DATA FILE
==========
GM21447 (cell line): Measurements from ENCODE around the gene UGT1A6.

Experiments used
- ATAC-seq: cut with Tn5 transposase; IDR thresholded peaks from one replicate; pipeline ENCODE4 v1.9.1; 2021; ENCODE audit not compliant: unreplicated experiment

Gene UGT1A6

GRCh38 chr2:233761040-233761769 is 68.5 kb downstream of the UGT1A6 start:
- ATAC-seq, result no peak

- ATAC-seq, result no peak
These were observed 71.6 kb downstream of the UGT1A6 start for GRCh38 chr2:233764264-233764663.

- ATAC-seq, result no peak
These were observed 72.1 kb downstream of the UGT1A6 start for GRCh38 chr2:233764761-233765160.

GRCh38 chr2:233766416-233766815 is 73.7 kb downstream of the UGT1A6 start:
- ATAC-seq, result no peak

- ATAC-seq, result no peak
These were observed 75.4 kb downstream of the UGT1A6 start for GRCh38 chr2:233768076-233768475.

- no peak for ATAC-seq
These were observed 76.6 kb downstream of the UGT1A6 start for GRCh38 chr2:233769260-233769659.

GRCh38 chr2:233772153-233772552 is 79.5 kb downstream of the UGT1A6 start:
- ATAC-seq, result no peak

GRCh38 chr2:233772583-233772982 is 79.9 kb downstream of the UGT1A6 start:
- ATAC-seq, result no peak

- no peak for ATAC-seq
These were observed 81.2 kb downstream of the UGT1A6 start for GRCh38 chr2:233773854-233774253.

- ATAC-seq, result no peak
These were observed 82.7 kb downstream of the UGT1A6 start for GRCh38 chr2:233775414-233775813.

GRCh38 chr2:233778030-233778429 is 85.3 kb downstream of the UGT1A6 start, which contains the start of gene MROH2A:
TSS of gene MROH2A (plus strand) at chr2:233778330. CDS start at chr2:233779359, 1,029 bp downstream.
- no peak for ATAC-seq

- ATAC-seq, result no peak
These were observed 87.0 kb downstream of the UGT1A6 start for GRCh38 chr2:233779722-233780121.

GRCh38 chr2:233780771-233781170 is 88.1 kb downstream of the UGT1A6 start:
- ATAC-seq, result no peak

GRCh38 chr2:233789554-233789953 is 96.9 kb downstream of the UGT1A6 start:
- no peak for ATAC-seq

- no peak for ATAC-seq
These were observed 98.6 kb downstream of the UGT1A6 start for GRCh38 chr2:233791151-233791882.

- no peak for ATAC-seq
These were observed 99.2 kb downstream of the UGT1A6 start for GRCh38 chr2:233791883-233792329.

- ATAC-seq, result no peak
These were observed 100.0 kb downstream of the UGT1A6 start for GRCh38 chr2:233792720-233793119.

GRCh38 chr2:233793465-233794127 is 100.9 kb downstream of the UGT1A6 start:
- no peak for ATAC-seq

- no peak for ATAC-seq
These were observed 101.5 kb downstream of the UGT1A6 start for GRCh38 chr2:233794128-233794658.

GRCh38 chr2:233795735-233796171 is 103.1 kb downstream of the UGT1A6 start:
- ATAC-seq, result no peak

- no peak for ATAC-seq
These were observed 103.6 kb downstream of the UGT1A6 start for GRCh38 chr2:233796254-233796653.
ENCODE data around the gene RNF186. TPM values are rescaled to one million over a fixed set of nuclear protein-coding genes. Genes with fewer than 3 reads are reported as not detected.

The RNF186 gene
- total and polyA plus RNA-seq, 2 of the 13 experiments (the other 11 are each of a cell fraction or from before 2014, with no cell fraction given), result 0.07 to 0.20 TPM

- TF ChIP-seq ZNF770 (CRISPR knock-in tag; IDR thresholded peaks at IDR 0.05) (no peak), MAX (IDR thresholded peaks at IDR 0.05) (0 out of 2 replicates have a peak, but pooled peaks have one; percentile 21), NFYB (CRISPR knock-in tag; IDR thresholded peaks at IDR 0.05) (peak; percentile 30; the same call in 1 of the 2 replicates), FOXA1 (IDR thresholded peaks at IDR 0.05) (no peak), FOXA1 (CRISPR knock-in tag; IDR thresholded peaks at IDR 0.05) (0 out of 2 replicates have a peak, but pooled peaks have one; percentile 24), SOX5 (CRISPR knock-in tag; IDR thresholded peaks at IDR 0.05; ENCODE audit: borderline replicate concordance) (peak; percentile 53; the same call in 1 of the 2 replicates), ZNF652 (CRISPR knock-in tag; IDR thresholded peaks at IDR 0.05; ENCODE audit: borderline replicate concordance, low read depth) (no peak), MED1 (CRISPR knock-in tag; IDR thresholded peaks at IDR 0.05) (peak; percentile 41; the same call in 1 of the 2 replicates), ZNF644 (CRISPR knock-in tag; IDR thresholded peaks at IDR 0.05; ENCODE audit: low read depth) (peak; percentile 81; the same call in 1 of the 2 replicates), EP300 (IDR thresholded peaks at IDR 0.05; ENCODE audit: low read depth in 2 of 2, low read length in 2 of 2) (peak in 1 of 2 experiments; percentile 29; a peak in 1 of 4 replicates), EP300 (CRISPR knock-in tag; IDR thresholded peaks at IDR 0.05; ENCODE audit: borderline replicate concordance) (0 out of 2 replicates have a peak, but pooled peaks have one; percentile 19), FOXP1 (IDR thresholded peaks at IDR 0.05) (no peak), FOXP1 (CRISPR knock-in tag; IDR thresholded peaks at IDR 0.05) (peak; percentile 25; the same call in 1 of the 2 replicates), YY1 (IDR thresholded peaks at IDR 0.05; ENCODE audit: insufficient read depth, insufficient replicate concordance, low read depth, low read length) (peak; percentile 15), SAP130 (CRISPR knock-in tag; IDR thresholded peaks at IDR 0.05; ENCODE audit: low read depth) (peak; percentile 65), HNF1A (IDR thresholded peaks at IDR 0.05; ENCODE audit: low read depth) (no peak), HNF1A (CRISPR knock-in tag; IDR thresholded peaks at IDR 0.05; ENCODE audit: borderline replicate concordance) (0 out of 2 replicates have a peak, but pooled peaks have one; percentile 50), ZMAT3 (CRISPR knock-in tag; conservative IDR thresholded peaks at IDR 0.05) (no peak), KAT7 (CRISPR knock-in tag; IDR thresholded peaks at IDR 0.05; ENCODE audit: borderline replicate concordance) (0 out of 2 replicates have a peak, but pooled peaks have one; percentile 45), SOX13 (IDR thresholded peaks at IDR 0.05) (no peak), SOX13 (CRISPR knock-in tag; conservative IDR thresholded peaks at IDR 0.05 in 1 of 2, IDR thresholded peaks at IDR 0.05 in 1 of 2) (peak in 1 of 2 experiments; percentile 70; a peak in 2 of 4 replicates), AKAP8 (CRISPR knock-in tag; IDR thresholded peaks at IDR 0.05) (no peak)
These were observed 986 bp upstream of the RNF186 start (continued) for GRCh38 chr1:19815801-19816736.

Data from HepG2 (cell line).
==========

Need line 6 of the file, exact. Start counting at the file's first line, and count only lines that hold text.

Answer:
- ATAC-seq, result no peak